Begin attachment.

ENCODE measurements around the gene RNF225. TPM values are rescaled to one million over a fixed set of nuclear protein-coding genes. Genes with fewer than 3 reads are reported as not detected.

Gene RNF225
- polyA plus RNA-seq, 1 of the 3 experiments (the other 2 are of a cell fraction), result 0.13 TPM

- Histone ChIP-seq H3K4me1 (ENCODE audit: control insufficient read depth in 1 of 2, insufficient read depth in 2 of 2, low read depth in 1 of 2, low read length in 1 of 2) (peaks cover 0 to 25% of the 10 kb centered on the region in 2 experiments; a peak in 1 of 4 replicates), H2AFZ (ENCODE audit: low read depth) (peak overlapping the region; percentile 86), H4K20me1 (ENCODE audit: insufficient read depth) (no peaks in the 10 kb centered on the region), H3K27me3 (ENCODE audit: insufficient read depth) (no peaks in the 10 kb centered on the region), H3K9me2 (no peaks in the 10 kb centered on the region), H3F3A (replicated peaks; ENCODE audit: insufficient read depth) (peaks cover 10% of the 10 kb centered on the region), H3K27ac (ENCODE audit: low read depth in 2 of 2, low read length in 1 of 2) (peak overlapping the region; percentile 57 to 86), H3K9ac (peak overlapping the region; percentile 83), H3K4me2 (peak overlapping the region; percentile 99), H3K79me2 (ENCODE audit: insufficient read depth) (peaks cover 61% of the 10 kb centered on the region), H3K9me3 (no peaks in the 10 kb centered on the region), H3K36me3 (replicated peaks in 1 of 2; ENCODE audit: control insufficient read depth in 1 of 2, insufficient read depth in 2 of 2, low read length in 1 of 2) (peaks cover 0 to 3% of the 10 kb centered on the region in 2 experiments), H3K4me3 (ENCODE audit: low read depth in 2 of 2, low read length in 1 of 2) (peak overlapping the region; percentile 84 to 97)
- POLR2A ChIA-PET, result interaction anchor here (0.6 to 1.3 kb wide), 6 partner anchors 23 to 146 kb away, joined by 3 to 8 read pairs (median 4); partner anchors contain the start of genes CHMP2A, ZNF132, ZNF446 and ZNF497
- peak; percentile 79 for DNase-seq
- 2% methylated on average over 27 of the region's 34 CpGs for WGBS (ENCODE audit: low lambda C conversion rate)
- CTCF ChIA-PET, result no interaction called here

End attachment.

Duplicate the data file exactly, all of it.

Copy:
ENCODE measurements around the gene RNF225. TPM values are rescaled to one million over a fixed set of nuclear protein-coding genes. Genes with fewer than 3 reads are reported as not detected.

Gene RNF225
- polyA plus RNA-seq, 1 of the 3 experiments (the other 2 are of a cell fraction), result 0.13 TPM

- Histone ChIP-seq H3K4me1 (ENCODE audit: control insufficient read depth in 1 of 2, insufficient read depth in 2 of 2, low read depth in 1 of 2, low read length in 1 of 2) (peaks cover 0 to 25% of the 10 kb centered on the region in 2 experiments; a peak in 1 of 4 replicates), H2AFZ (ENCODE audit: low read depth) (peak overlapping the region; percentile 86), H4K20me1 (ENCODE audit: insufficient read depth) (no peaks in the 10 kb centered on the region), H3K27me3 (ENCODE audit: insufficient read depth) (no peaks in the 10 kb centered on the region), H3K9me2 (no peaks in the 10 kb centered on the region), H3F3A (replicated peaks; ENCODE audit: insufficient read depth) (peaks cover 10% of the 10 kb centered on the region), H3K27ac (ENCODE audit: low read depth in 2 of 2, low read length in 1 of 2) (peak overlapping the region; percentile 57 to 86), H3K9ac (peak overlapping the region; percentile 83), H3K4me2 (peak overlapping the region; percentile 99), H3K79me2 (ENCODE audit: insufficient read depth) (peaks cover 61% of the 10 kb centered on the region), H3K9me3 (no peaks in the 10 kb centered on the region), H3K36me3 (replicated peaks in 1 of 2; ENCODE audit: control insufficient read depth in 1 of 2, insufficient read depth in 2 of 2, low read length in 1 of 2) (peaks cover 0 to 3% of the 10 kb centered on the region in 2 experiments), H3K4me3 (ENCODE audit: low read depth in 2 of 2, low read length in 1 of 2) (peak overlapping the region; percentile 84 to 97)
- POLR2A ChIA-PET, result interaction anchor here (0.6 to 1.3 kb wide), 6 partner anchors 23 to 146 kb away, joined by 3 to 8 read pairs (median 4); partner anchors contain the start of genes CHMP2A, ZNF132, ZNF446 and ZNF497
- peak; percentile 79 for DNase-seq
- 2% methylated on average over 27 of the region's 34 CpGs for WGBS (ENCODE audit: low lambda C conversion rate)
- CTCF ChIA-PET, result no interaction called here